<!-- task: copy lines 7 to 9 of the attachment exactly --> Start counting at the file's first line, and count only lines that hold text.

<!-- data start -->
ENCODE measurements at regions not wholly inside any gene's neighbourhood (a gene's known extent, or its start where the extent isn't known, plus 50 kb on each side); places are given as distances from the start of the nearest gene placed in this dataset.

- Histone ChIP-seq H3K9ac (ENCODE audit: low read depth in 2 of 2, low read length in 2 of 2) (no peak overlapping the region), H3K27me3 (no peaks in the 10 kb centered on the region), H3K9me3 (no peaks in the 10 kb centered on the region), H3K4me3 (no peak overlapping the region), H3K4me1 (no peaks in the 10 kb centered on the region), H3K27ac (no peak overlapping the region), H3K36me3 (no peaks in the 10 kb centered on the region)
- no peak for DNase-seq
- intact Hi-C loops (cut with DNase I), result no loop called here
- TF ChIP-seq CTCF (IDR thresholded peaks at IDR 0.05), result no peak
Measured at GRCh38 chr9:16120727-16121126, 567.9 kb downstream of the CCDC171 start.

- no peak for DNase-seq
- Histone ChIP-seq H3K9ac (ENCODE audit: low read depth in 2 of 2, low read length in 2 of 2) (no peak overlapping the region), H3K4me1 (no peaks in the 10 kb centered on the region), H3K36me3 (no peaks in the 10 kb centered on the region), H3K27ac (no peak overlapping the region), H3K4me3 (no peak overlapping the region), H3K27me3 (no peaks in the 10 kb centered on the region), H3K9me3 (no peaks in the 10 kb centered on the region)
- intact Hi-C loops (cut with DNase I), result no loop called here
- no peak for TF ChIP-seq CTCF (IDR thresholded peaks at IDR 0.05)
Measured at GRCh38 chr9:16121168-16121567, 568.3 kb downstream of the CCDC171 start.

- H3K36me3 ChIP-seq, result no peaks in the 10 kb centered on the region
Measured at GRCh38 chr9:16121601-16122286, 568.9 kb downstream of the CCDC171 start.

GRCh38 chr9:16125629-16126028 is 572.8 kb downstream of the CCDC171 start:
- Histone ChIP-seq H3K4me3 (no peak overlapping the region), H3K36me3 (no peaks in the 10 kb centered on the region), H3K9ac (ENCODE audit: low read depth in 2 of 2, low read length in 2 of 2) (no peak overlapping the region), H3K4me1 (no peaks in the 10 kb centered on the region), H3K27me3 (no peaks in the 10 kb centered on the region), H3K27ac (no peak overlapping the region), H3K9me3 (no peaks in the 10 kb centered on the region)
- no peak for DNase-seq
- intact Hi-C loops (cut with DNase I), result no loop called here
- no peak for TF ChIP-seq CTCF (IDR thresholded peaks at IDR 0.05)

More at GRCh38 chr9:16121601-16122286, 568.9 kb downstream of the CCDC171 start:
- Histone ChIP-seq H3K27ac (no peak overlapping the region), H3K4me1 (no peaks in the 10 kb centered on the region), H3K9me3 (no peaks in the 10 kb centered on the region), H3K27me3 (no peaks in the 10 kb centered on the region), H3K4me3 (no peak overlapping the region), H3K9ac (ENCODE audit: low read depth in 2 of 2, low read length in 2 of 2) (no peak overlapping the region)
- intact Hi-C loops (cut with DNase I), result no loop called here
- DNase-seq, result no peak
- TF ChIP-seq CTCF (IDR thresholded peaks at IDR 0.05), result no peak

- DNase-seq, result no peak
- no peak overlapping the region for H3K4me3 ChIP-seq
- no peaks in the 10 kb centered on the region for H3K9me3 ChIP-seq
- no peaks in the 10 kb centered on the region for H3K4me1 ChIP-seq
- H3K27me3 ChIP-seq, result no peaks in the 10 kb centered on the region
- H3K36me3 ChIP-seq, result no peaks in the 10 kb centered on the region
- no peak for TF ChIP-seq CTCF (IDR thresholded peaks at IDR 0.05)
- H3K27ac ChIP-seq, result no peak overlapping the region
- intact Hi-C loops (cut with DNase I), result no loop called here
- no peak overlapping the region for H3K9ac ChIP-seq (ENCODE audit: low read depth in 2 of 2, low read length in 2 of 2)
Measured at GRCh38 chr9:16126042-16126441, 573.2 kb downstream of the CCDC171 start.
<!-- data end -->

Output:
- no peak for DNase-seq
- Histone ChIP-seq H3K9ac (ENCODE audit: low read depth in 2 of 2, low read length in 2 of 2) (no peak overlapping the region), H3K4me1 (no peaks in the 10 kb centered on the region), H3K36me3 (no peaks in the 10 kb centered on the region), H3K27ac (no peak overlapping the region), H3K4me3 (no peak overlapping the region), H3K27me3 (no peaks in the 10 kb centered on the region), H3K9me3 (no peaks in the 10 kb centered on the region)
- intact Hi-C loops (cut with DNase I), result no loop called here